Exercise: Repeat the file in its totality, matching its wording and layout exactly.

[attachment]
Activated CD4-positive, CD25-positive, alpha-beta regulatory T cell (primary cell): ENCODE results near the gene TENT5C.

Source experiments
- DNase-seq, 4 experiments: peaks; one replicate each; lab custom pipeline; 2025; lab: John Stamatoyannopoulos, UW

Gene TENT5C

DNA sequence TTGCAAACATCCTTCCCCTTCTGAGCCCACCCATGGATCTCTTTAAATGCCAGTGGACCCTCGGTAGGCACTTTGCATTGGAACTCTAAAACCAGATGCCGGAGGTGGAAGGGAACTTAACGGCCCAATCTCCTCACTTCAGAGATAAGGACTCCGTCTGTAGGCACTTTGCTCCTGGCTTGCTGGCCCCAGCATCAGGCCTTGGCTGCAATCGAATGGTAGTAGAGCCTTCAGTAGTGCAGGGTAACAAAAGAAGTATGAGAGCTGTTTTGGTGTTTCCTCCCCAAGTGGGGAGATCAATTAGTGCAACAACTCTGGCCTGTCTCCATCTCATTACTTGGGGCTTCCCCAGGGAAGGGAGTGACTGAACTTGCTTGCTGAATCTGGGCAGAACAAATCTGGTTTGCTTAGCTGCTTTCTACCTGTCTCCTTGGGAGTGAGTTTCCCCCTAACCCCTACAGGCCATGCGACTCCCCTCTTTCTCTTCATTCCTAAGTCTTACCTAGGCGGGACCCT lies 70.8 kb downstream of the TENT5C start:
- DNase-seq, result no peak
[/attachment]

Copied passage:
Activated CD4-positive, CD25-positive, alpha-beta regulatory T cell (primary cell): ENCODE results near the gene TENT5C.

Source experiments
- DNase-seq, 4 experiments: peaks; one replicate each; lab custom pipeline; 2025; lab: John Stamatoyannopoulos, UW

Gene TENT5C

DNA sequence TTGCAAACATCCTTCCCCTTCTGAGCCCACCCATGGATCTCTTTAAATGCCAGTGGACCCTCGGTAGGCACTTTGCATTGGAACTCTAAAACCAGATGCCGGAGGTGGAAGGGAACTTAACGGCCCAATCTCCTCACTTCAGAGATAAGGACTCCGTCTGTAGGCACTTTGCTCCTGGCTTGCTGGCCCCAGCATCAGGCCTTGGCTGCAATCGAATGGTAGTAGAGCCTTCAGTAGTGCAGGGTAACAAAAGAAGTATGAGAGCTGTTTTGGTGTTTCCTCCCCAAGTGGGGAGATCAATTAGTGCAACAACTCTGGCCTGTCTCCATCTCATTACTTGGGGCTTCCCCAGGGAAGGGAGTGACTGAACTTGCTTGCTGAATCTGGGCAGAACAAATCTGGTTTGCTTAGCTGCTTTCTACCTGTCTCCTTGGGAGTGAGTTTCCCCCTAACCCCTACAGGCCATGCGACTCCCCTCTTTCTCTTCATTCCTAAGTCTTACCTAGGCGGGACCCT lies 70.8 kb downstream of the TENT5C start:
- DNase-seq, result no peak